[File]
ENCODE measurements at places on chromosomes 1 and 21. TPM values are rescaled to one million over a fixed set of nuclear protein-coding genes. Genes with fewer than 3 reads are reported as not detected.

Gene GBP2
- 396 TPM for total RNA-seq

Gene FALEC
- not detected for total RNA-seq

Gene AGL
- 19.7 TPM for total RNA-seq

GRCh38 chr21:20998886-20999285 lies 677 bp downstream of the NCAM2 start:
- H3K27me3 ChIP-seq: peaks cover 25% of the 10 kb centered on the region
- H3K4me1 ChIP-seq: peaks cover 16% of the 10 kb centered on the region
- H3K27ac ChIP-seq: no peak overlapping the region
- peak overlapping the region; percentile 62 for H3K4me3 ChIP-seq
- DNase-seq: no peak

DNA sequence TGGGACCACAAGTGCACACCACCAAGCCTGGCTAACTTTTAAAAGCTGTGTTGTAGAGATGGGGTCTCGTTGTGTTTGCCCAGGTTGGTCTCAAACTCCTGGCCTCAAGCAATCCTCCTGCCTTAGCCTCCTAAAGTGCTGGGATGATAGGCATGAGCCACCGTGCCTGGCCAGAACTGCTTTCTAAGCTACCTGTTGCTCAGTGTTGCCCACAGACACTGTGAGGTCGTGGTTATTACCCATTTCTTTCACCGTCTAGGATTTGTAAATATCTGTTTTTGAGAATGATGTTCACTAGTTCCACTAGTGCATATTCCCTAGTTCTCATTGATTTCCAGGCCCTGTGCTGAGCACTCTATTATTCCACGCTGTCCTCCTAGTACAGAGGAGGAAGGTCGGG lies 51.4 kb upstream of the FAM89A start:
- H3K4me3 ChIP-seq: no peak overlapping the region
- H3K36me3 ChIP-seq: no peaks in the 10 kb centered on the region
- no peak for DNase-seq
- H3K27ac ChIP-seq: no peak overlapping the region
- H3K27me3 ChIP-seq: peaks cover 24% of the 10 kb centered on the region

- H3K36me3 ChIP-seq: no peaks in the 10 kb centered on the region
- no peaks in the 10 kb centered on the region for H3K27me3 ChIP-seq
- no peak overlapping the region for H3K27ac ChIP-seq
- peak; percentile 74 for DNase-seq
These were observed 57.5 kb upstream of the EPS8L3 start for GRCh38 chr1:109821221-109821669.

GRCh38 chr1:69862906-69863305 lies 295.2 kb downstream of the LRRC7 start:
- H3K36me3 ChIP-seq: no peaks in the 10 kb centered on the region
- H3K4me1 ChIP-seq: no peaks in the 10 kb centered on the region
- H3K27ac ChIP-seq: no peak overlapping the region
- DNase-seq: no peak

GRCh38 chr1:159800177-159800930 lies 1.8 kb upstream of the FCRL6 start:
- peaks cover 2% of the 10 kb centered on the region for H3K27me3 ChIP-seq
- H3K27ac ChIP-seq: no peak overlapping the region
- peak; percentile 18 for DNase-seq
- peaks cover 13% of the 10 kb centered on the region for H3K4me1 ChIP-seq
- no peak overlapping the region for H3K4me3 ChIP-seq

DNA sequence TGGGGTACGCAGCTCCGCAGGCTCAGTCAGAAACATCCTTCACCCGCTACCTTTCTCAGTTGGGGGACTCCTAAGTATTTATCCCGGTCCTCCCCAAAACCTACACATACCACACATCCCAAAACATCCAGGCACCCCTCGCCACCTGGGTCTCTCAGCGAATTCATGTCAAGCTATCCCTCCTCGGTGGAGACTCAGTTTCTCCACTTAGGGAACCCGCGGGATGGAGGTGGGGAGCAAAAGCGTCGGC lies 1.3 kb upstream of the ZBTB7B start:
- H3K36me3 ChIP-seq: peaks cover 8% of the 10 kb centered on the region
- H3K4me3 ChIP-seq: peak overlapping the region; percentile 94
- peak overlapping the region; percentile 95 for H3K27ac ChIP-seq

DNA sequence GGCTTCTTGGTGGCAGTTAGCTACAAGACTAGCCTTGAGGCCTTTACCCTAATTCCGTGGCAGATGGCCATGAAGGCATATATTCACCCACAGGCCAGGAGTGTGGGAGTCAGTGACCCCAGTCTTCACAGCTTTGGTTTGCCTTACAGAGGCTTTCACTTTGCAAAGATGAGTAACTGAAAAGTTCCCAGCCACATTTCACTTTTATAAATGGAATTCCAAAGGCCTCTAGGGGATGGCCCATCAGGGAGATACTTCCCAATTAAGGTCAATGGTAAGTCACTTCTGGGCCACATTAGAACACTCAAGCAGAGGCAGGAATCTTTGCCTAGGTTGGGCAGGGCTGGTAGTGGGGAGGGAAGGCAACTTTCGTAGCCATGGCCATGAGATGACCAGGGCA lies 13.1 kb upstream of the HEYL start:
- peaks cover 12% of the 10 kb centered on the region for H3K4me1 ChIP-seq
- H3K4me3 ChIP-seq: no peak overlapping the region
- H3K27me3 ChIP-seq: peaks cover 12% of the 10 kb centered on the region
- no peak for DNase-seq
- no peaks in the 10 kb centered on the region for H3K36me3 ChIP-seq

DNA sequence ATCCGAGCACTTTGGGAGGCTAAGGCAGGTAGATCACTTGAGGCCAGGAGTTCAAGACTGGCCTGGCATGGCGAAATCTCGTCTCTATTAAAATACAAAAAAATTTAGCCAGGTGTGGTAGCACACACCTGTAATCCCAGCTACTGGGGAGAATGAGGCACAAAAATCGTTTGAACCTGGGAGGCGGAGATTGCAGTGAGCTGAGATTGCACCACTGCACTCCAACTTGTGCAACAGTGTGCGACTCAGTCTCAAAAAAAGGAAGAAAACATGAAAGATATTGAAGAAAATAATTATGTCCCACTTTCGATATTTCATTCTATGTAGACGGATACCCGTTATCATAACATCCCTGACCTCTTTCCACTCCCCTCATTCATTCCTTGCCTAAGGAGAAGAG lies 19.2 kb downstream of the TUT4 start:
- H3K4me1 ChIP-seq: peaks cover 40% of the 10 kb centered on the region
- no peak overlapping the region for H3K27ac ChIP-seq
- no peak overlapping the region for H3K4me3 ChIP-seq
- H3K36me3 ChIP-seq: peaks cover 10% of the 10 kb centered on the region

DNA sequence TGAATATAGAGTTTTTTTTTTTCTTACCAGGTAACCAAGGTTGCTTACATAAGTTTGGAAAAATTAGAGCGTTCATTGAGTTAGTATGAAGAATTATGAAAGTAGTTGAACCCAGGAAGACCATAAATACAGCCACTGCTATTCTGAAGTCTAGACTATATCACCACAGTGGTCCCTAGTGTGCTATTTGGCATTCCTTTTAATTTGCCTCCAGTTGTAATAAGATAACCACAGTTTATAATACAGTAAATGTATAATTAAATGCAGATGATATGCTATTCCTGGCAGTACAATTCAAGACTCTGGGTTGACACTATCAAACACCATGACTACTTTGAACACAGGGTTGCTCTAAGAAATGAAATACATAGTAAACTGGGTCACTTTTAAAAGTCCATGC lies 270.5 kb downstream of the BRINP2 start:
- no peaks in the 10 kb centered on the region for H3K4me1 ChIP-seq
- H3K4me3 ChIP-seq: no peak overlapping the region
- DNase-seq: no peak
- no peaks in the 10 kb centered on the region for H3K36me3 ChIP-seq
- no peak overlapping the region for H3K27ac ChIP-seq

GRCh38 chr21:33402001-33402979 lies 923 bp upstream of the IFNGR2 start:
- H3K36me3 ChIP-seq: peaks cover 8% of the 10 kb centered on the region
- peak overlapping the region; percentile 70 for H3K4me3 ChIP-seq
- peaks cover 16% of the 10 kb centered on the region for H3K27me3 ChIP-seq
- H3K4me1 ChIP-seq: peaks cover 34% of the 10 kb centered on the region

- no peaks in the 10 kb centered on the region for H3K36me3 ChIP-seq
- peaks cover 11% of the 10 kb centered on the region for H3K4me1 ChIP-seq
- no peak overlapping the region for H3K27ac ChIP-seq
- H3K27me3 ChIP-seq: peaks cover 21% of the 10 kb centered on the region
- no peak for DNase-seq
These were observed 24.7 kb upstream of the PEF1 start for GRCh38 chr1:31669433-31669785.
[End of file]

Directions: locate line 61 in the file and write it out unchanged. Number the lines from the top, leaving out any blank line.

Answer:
- H3K4me1 ChIP-seq: peaks cover 34% of the 10 kb centered on the region